Monday, March 11, 2019

It's hard to break up an asteroid, apparently

Hollywood may reckon that the best way to destroy an errant space rock is with nuclear weapons. This is rarely the preferred option of experts, but using some sort of spacecraft system to smash an asteroid into small, harmless pieces is seen as a real-world possibility. A new study, looking at a gigantic space rock-on-space rock clash, hints at how utterly ineffective this type of asteroid assassination attempt may be. 
Using computer models, scientists simulated a 4,000-foot asteroid smashing into a 15.5-mile asteroid at 11,200 miles per hour. Immediately after colliding, the large asteroid cracked considerably, with debris flowing outward like a cascade of Ping-Pong balls. Despite some deep fractures, the heart of the asteroid was not comprehensively damaged.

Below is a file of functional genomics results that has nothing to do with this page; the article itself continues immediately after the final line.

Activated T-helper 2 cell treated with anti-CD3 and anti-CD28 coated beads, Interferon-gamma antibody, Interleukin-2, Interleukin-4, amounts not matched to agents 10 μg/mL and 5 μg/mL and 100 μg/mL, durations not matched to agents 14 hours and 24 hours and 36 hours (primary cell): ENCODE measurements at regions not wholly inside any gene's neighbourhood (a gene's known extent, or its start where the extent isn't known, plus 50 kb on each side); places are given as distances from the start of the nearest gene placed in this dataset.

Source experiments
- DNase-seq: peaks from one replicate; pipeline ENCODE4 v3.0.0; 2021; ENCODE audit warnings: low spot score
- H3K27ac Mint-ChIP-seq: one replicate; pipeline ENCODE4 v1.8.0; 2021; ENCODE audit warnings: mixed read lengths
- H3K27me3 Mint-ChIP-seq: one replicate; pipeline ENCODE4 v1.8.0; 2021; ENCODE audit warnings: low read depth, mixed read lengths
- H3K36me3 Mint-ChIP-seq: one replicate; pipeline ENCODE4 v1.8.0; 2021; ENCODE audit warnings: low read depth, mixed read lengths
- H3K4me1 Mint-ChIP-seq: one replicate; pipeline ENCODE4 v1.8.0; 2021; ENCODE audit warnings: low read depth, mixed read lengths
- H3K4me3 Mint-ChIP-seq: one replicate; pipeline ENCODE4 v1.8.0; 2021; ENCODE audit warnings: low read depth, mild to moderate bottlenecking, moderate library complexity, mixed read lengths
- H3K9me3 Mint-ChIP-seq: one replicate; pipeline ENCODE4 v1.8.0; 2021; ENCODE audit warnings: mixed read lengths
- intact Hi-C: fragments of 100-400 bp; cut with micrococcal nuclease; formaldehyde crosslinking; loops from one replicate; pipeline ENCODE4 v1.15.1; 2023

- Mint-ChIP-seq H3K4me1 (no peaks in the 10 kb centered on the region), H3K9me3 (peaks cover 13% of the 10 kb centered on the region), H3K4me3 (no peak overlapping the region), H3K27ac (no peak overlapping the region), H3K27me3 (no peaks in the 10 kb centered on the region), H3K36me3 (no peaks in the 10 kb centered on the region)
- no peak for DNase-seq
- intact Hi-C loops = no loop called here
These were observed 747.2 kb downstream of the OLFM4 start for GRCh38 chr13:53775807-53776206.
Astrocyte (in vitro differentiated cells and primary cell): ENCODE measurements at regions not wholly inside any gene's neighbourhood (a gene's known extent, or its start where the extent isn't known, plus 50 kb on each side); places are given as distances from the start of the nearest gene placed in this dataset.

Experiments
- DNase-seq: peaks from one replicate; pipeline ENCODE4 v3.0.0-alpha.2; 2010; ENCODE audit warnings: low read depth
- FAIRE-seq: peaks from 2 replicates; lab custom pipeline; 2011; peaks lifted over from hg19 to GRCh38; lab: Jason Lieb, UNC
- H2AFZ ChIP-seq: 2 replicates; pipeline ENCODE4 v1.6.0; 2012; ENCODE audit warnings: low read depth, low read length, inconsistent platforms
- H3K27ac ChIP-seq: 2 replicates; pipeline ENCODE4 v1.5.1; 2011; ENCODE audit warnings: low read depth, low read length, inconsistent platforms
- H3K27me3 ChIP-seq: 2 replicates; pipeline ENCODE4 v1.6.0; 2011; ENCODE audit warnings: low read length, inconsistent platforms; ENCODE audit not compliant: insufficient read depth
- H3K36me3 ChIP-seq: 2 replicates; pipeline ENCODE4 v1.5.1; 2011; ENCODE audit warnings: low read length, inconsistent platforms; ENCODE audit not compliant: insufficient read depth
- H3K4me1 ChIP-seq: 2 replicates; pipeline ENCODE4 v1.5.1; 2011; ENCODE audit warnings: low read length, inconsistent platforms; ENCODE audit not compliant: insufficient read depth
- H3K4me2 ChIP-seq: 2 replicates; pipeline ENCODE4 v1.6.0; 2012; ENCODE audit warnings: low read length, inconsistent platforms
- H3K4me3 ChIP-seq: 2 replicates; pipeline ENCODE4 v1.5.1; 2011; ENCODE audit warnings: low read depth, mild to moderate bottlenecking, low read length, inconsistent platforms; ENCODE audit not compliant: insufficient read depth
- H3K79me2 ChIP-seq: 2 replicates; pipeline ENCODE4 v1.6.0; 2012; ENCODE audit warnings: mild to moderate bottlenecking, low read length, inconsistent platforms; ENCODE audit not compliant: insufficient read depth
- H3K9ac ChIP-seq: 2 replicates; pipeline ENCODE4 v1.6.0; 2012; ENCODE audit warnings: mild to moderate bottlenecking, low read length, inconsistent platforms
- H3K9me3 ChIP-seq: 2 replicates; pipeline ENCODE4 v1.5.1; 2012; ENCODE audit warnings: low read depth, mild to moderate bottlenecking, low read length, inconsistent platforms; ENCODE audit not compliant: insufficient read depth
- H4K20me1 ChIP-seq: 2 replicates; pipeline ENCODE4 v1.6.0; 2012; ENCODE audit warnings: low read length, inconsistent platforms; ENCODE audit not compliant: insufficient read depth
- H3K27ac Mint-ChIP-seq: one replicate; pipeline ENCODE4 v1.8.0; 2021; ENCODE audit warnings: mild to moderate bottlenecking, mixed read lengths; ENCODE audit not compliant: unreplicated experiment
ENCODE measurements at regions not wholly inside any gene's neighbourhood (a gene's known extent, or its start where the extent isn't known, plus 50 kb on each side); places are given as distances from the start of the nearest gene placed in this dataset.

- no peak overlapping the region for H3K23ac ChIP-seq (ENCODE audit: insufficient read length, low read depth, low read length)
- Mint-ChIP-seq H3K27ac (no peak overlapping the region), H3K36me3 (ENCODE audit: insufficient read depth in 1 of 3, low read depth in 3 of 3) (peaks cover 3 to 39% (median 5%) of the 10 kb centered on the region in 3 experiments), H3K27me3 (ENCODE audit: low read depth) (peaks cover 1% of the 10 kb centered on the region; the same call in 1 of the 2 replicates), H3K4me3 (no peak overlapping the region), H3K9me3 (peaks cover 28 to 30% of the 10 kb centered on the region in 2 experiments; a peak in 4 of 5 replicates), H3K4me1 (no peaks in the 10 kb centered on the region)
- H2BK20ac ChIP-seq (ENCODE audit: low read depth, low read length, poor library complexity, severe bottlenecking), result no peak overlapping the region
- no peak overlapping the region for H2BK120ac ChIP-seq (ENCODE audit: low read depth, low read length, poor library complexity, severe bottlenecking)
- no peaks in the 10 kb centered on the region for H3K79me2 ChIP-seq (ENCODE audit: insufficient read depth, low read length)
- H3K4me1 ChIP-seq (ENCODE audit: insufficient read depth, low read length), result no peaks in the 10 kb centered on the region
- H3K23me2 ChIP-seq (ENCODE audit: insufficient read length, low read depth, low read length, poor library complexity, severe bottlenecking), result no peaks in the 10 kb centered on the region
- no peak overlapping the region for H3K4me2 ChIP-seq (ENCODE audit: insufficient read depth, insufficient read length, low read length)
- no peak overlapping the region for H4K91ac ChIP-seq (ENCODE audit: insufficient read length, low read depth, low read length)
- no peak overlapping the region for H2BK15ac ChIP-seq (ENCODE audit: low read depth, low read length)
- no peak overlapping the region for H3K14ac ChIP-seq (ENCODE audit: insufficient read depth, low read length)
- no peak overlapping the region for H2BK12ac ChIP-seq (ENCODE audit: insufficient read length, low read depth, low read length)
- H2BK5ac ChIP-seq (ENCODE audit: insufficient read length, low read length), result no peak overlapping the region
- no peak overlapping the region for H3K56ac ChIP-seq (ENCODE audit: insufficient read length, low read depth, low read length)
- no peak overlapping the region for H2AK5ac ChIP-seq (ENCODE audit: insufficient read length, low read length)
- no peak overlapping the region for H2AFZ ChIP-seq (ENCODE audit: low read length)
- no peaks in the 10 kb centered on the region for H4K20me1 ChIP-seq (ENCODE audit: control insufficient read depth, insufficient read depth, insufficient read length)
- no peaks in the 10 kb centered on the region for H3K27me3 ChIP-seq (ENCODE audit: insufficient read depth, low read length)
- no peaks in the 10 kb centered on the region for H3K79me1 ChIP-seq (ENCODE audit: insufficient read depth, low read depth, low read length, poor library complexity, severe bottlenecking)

As time went on, the gravitational pull of the asteroid’s resilient core was able to pull back ejected shards. It seems that asteroids don’t just absorb mind-boggling amounts of damage, but, as previous work has hinted, they also are able to rebuild themselves.
Maybe if we assembled a team of deep core drillers and sent them up in a couple of armored space shuttles and drilled into the asteroid, it would be fine?  

1 comment:

  1. I feel like there was a real missed opportunity here: did nobody think to compare the kinetic energy of the asteroid impact with the energy yield of a nuclear warhead?


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